Later, after Selena and Pérez have gotten married, Abraham encourages them to take the house next door, despite Selena expressing her desire to find a home of her own with her new husband. He's also unsupportive of Selena's dream to open a salon and boutique, dismissing it as a distraction.
Abraham's intense control over Selena and the rest of the family, it's suggested, is simply due to his ambitions for Selena and his protective nature - a hallmark of the stereotypical Latinx father. For the show to normalize such behavior, under the guise of paternal tendencies, is disappointing, especially for Latinx viewers looking for more nuanced portrayals of Mexican-American characters.
And while Selena's brother AB, who wrote many of her hits including, "Como la flor," isn't shown to be as controlling as their father, he still enforces gender roles at times - for example, leaving his young wife to care for their children at home while he spends hours at the studio. In the series, he is generally portrayed as Selena's protector, not her collaborator.
The real-life Abraham was no doubt an important part of Selena's life, as was AB. But on both seasons of the show, the larger-than-life personalities of the two men dominate the storylines, while the Quintanilla women - including Selena and her mother, Marcella - lack the strong convictions of Abraham and AB.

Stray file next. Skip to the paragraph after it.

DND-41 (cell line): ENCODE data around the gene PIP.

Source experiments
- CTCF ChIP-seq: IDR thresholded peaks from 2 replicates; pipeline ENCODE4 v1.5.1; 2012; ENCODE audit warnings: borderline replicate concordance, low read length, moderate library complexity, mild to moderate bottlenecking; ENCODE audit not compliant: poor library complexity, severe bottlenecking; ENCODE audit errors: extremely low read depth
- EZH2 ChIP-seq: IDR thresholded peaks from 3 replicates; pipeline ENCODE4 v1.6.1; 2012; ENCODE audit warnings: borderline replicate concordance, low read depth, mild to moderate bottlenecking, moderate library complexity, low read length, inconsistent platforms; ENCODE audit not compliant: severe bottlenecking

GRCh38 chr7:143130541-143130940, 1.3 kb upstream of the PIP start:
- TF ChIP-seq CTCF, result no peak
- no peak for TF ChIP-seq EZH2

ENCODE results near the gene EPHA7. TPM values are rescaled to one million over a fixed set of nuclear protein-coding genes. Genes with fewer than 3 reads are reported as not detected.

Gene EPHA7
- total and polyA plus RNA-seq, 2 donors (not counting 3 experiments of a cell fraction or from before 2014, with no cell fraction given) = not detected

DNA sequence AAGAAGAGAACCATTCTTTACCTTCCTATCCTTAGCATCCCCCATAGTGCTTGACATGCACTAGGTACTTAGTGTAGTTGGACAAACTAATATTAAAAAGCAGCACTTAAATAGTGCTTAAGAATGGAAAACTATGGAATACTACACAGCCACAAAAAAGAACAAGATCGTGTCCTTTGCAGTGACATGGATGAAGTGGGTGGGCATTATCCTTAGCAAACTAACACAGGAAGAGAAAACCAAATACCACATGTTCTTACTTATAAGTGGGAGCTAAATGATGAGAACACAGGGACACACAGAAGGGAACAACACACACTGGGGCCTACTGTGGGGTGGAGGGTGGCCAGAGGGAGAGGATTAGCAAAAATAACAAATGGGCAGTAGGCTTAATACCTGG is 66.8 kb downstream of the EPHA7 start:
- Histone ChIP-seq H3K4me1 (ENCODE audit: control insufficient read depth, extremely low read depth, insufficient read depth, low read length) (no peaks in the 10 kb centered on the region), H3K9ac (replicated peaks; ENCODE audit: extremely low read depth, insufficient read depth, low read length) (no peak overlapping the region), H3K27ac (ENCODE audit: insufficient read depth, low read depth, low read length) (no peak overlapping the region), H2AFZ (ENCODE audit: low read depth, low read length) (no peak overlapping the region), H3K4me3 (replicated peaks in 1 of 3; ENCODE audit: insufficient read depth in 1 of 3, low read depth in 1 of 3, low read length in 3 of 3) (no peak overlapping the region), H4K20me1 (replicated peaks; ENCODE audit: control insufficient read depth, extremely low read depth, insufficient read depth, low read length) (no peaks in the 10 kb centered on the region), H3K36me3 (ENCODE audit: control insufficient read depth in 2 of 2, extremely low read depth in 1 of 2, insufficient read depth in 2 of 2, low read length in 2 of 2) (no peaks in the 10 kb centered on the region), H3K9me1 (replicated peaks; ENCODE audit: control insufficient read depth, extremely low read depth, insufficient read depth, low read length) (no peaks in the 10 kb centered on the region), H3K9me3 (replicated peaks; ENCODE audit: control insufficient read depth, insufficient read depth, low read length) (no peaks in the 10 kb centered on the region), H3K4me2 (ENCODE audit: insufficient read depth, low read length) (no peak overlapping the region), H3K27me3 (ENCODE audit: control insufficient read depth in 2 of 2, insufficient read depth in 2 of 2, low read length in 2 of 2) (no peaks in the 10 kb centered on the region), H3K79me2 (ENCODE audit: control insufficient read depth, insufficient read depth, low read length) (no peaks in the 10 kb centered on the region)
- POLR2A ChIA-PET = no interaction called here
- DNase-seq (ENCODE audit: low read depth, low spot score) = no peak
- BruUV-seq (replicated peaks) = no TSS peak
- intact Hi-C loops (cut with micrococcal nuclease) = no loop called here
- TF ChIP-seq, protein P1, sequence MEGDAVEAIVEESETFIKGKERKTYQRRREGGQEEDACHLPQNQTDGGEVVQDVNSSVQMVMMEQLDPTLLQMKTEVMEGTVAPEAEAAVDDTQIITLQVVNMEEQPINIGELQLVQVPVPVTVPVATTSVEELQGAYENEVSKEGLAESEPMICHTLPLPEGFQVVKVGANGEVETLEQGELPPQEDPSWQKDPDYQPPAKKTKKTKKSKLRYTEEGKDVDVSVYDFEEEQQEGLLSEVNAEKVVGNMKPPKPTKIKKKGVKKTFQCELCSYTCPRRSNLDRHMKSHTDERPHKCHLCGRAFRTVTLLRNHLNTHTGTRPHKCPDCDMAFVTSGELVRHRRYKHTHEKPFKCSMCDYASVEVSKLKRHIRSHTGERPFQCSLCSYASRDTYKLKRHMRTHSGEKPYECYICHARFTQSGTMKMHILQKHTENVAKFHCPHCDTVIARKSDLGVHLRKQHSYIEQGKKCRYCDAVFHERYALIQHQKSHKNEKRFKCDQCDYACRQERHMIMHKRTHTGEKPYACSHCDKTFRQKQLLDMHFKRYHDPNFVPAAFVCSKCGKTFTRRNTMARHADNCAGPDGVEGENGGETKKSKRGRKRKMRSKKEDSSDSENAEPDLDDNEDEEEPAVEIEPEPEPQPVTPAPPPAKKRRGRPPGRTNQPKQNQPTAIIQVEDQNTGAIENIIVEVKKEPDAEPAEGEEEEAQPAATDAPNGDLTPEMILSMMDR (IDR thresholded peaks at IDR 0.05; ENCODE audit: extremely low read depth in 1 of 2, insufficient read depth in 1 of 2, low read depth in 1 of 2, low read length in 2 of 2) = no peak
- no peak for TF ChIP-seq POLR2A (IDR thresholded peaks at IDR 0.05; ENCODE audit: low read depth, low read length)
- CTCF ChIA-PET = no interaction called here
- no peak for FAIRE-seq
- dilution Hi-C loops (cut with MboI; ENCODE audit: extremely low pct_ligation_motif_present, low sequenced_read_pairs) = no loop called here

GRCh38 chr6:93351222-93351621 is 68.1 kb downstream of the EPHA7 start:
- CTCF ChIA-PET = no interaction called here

Even sister Suzette, whose portrayal on the show inches dangerously close to the "sassy Latina" stereotype, doesn't have much to say, even in moments of conflict.
The Quintanilla family was heavily involved in the Netflix series
In an interview with Insider last year, "Selena" showrunner Moisés Zamora said that the Quintanilla family was "very involved" with the new series. Suzette Quintanilla is even listed as an executive producer on the show.
It makes sense that Selena's surviving family members would want to make sure she's properly portrayed on screen. After all, part of the reason why the "Selena" movie was made so soon after the singer's death, according to the family, was so that they could set the record straight.
But the family hasn't been open to others sharing stories of Selena. Abraham famously filed a lawsuit against Pérez after he attempted to develop a TV series of his own, based on his memoir about his relationship the singer, called "To Selena, With Love."
The Netflix series, then, comes across as the family's attempt to gatekeep Selena's image and legacy. But instead of giving her a voice, she's shunted to the sidelines - leaving the story to be told through Selena's experiences with the men in her life.
"Selena: the Series" implies, intentionally or not, that the success of the "Queen of Tejano music" was mostly due to the tireless work of her father and brother, not Selena's own talents or desires. The problem with this interpretation is that Selena isn't around to share her own experiences with the men in her family.
By focusing on the Quintanilla men, instead of the numerous women also involved in Selena's success, the show uplifts stereotypes that many Latinx viewers are already familiar with: men are powerful, smart, and deserve to be in charge.
But if viewers can take away anything from Selena's story, it's that she was able to thrive - and enjoy a successful career and fulfilling relationship - in spite of the machismo present in her life, not because of it.
Read the original article on Insider